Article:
Airlines

JetBlue is calling flight attendants back to work to handle increase in travel demand

Share
Key Points
  • Airline executives this week reported an uptick in travel volumes and bookings for the coming months.
  • Airlines spent much of 2020 trying to lower their headcounts through buyouts and leaves of absence.
  • JetBlue said it will call flight attendants who took leave in April and May back to work.
JetBlue Airways Airbus A320 passenger aircraft landing at John F. Kennedy International Airport in New York City.
Nik Oiko | LightRocket | Getty Images

JetBlue Airways told flight attendants who took leaves of absence this spring that they would be called back to work early to handle rising travel demand, according to a company memo sent Tuesday.

The move comes a day after several airline CEOs, including JetBlue's reported that bookings are on the rise, extending to the summer. The trend is a sign the industry is starting to recover after losing $35 billion last year. Their optimism sent airlines' stock prices to the highest levels in more than a year.

"As we enter a new phase of the pandemic with case counts going down and vaccination rates going up, our focus is now getting ready to safely ramp up our operations for a busy summer season and our Inflight Crewmembers are critical to our recovery opportunity," said a company memo to flight attendants, which was seen by CNBC.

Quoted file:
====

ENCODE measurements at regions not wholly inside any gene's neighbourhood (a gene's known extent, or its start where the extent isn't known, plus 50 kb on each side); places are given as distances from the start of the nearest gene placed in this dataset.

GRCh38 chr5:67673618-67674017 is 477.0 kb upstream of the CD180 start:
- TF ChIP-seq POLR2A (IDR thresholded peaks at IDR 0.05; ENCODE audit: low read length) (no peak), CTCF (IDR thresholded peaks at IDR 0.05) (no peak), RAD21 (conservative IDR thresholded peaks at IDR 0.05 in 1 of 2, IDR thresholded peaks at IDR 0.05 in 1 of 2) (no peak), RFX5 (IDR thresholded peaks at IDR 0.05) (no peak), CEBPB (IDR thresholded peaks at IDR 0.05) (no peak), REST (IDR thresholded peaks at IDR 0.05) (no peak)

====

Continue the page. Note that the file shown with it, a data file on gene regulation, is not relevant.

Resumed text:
The New York-based airline told flight attendants who took two-month leaves of absence scheduled for April and May that they should report back a month early and attend federally-mandated training before April 22.

"We've seen a significant increase in people booking over the last few weeks, both March and into the spring and summer," JetBlue's CEO Robin Hayes said in an interview with CNBC's "Closing Bell" on Monday.

JetBlue didn't immediately comment or say how many flight attendants would be affected by the change.

VIDEO3:5803:58
Get the best travel deals by booking early, says JetBlue CEO

Airlines spent most of 2020 encouraging employees to take buyouts or leaves of absence to lower their labor costs when demand plunged.

But carriers have grown more optimistic as a recovery takes shape. Spirit Airlines, for example, is starting to hire pilots and flight attendants again this month.

United Airlines had planned to cut as many as 14,000 jobs if Congress didn't extend the latest round of government support.

The carrier's CEO Scott Kirby told CNBC on Tuesday: "As long as there is not a setback we are on the road to recovery and we can put those days of talking about cash burn, layoffs and things like that largely in the rear view mirror."

VIDEO2:1502:15
United CEO Scott Kirby on projections for the travel demand rebound